Rangeland Health: New Methods to
Classify, Inventory, and
Committee on Rangeland
Classification, Board of
Agriculture, National Research Council; National Academy Press,
Washington, D.C. 1994. Paper, 180 pages. Order from: The
Society for Range Management, 1839 York St.,
Denver, CO 80206;
Review by Ed
What have those guys
been doing all these years is the question the study - Rangeland
Health by the National Research Council - provokes. The study is a
first-rate job by first-rate people, but it is all questions and no
answers even though we're a century into the so-called "settlement"
of the West.
Actually, the study doesn't contain
questions - it contains appalling statements about our ignorance.
According to the NRC, we do not know how to assess the health of
rangelands. In addition to lacking a theory of rangeland health,
the Forest Service, Bureau of Land Management and Soil Conservation
Service have failed to gather the consistent field data that could
be used to test a theory or to make general statements about the
health of our grasslands.
In place of uniform
data, we have several incompatible, inconsistent systems of
information. Each agency interprets its (different) data
differently, and each interest group then reinterprets the data.
So when a rancher says the range is incredibly
healthy and productive, but worth less than $2 an animal unit
month, and an environmentalist says the range is shattered and
non-productive, but worth $10 an animal unit month, there's no way
to choose between their statements. Because the range scientists
have failed to do their job of integrating and generalizing, anyone
can say anything without fear of being contradicted.
There may be, and probably is, good information
here and there on the ground. And some BLM, Forest Service and Soil
Conservation Service staffers and some ranchers may know what they
are doing. And there are also range scientists doing good, but
highly specialized, work.
But the system breaks
down above the level of field offices and individual scientists and
ranchers. The agencies and range scientists have never figured out
how to be useful to the public. They have never integrated their
data, or raised their science above its present highly specialized
This is because range science never
thought of the public as part of its constituency. Range science
lacks the perspective and the intellectual independence to provide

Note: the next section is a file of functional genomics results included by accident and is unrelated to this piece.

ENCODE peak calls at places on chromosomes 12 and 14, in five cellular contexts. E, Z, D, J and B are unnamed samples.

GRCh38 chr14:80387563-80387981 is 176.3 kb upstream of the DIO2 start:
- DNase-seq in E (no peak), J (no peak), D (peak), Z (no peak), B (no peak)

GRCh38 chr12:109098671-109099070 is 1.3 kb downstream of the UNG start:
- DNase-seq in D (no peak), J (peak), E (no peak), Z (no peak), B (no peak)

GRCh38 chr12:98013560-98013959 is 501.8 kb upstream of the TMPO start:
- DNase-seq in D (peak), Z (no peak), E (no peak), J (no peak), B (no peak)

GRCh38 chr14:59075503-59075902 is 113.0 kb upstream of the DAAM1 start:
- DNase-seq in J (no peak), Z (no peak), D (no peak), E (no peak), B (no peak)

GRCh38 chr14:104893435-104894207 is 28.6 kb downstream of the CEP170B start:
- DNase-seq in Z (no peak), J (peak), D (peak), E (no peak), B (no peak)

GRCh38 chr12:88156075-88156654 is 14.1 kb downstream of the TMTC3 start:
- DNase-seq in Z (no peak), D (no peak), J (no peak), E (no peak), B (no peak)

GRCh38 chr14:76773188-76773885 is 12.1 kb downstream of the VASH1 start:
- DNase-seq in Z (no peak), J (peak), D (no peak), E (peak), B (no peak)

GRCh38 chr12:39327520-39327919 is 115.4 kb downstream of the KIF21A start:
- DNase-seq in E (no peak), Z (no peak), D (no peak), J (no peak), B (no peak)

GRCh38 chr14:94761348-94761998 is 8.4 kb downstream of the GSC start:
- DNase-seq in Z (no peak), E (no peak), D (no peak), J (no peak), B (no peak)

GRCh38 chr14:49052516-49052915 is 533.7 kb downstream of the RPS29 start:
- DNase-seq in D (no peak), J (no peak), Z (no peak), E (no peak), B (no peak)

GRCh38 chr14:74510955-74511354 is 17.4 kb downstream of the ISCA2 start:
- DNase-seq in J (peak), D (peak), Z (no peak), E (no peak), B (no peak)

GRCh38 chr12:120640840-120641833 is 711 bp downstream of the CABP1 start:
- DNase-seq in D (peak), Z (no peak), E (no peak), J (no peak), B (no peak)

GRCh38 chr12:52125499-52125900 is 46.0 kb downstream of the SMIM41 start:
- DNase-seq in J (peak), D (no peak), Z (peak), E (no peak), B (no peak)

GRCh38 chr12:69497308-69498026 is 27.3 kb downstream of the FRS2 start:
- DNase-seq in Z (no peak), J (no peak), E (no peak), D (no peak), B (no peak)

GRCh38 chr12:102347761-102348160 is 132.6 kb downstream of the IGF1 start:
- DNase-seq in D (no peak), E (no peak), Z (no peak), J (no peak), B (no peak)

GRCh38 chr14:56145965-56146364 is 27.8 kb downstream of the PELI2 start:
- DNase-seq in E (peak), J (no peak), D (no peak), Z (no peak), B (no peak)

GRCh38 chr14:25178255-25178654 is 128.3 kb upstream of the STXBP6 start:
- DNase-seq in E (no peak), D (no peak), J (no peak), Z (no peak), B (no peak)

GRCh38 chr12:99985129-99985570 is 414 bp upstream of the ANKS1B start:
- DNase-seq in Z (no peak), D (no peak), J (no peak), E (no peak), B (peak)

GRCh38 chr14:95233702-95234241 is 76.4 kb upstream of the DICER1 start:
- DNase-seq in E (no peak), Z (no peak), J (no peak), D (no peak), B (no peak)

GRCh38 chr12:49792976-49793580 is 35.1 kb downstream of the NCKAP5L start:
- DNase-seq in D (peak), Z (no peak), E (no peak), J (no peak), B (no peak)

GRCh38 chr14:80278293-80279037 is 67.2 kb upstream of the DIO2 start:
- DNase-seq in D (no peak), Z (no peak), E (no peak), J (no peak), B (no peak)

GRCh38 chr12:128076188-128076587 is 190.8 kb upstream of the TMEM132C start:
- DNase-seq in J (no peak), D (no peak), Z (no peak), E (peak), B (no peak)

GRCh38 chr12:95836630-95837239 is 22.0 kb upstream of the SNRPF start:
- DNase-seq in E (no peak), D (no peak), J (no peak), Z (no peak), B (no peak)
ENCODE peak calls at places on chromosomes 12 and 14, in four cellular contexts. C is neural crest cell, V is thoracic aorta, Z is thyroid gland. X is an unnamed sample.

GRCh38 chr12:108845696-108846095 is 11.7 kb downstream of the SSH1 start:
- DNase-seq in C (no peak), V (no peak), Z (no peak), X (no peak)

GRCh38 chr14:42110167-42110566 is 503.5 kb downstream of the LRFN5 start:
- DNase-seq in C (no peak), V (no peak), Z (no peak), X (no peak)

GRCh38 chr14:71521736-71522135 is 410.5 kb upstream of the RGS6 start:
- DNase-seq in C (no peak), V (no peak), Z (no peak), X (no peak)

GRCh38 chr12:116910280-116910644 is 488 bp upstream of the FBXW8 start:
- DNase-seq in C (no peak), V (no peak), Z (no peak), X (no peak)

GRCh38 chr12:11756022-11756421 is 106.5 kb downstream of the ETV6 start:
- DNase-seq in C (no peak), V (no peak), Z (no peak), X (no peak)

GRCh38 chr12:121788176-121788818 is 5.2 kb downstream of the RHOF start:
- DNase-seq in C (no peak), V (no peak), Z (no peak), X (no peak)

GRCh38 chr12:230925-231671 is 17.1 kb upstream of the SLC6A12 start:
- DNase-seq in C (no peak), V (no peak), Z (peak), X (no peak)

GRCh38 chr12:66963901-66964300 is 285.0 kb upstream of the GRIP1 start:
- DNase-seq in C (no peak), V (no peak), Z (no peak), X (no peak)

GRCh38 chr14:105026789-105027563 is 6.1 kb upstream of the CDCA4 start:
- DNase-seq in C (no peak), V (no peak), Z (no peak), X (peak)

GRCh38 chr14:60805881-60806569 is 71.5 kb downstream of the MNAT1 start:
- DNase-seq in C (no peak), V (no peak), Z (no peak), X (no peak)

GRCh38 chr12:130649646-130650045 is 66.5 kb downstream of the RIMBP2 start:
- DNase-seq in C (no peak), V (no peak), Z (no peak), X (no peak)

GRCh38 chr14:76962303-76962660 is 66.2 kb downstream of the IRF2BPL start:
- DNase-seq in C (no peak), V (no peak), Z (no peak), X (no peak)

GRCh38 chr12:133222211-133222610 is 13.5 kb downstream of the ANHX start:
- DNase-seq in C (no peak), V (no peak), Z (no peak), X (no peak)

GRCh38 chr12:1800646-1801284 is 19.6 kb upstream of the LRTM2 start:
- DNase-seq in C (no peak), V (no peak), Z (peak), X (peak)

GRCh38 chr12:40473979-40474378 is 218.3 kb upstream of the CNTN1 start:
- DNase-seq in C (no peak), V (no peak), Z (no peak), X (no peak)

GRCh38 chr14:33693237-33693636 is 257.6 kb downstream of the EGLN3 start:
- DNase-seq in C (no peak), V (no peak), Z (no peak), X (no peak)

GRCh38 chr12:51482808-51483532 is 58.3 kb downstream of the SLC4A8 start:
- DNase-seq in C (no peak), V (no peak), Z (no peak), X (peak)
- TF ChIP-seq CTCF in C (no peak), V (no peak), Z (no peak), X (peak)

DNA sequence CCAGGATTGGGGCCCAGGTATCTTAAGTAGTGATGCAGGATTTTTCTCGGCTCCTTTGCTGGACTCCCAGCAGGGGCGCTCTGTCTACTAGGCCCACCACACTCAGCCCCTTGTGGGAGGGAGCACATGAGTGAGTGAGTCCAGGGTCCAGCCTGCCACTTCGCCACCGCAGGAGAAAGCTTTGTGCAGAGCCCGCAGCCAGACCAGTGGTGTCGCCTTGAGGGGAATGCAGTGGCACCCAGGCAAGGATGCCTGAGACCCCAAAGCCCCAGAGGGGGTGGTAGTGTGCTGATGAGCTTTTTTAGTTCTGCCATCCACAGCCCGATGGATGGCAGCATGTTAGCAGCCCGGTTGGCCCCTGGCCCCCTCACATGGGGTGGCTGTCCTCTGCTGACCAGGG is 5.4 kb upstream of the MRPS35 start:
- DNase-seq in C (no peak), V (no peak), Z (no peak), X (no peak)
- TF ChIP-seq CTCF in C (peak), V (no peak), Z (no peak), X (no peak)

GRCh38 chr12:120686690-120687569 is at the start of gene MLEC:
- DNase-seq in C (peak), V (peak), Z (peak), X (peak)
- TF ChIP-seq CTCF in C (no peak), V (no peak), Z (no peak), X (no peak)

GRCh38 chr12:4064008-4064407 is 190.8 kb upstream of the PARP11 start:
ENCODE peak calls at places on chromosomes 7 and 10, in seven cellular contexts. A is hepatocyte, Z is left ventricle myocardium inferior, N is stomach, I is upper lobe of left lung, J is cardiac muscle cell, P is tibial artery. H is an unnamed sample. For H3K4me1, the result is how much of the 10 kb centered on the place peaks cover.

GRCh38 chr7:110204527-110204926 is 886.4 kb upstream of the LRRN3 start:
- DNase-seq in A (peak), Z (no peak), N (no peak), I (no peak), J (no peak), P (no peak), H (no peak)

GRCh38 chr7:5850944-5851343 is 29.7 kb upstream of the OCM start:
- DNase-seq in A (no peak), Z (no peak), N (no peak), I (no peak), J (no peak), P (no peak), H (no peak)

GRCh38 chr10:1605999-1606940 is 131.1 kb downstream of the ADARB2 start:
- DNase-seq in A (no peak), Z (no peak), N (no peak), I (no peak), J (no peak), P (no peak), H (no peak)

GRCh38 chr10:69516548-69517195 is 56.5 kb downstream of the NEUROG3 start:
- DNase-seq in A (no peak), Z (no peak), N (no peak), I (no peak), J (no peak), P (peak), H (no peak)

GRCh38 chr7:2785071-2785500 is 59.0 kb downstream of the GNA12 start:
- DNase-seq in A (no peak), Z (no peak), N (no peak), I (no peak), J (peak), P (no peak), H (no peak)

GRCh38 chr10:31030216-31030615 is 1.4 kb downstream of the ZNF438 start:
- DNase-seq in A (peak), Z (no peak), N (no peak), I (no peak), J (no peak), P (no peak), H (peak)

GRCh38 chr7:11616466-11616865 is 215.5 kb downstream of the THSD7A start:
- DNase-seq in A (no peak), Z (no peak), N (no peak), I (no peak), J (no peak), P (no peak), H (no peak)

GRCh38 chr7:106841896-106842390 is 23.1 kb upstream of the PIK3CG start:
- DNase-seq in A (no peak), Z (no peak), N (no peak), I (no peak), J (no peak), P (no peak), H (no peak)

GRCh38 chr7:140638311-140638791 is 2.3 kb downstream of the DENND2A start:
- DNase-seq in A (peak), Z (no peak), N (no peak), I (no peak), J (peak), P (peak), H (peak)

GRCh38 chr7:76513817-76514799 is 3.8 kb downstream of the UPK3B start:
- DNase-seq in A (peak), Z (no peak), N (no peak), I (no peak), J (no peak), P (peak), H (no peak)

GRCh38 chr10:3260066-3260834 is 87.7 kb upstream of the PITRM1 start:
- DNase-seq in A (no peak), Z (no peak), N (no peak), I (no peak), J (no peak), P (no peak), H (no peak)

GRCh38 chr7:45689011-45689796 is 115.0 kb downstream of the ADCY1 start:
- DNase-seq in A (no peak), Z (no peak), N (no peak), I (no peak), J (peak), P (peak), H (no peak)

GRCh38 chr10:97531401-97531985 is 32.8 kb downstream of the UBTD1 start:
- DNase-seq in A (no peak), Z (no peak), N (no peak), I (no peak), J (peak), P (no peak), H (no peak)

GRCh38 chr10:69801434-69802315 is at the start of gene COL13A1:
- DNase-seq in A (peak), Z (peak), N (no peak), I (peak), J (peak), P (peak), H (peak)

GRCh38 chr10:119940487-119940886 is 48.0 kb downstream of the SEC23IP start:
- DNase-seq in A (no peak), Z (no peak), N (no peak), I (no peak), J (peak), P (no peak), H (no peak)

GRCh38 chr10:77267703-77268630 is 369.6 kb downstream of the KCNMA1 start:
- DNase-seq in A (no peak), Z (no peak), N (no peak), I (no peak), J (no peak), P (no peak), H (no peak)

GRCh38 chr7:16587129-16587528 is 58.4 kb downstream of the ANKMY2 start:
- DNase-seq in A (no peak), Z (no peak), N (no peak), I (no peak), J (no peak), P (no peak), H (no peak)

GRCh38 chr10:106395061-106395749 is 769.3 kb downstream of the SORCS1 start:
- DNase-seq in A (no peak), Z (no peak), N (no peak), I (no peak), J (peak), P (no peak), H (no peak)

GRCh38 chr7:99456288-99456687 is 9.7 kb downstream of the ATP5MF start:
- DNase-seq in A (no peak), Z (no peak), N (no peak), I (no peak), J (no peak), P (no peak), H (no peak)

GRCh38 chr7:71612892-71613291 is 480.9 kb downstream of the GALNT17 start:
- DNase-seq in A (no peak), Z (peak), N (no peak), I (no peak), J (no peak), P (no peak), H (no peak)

information that would help the public understand our grasslands.
Range science - which should be called political science, or
"custom "n" culture" science - has been a handmaiden of the
livestock industry. And handmaidens do not do good science.
Its failures are laid out in Rangeland Health,
which says range science has over-specialized, has ignored related
disciplines such as soil and watershed science, and has ignored
better work being done abroad.
The study calls
on U.S. scientists and the three federal agencies to become
interdisciplinary, to agree on a single approach to classifying
grasslands, to pay much more attention to watersheds and soils and
ecosystems, and to do science and monitoring that will help the
public understand the ongoing clamorous debate.
The book also hints that, in places, we are too
late. At least some of the authors appear to believe that large
chunks of America's grasslands have tipped over into dreaded
category C - shrub-ridden, eroded land beyond nature's powers of
recuperation - with millions more acres about to
The book's authors are
John C. Buckhouse, Rangeland Resources, Oregon State University;
Frank E. Busby, chair, Winrock International Institute for
Agricultural Development; Donald C. Clanton, Animal Science,
University of Nebraska (retired); George C. Coggins, Law School,
University of Kansas; Gary R. Evans, Chief Science Advisor to the
Secretary of Agriculture; Kirk L. Gadzia, Resource Management
Services; Charles M. Jarecki, Polson, Montana, rancher; Linda A.
Joyce, ecologist at Rocky Mountain Forest and Range Experiment
Station, USFS; Dick Loper, Prairie Winds Consulting Service; Daniel
L. Merkel, range conservationist, Soil Conservation Service; George
B. Ruyle, range scientist, Univerity of Arizona; Jack Ward Thomas,
Chief of the Forest Service; Johanna Wald, attorney, Natural
Resources Defense Council; and Stephen E. Williams, soil scientist,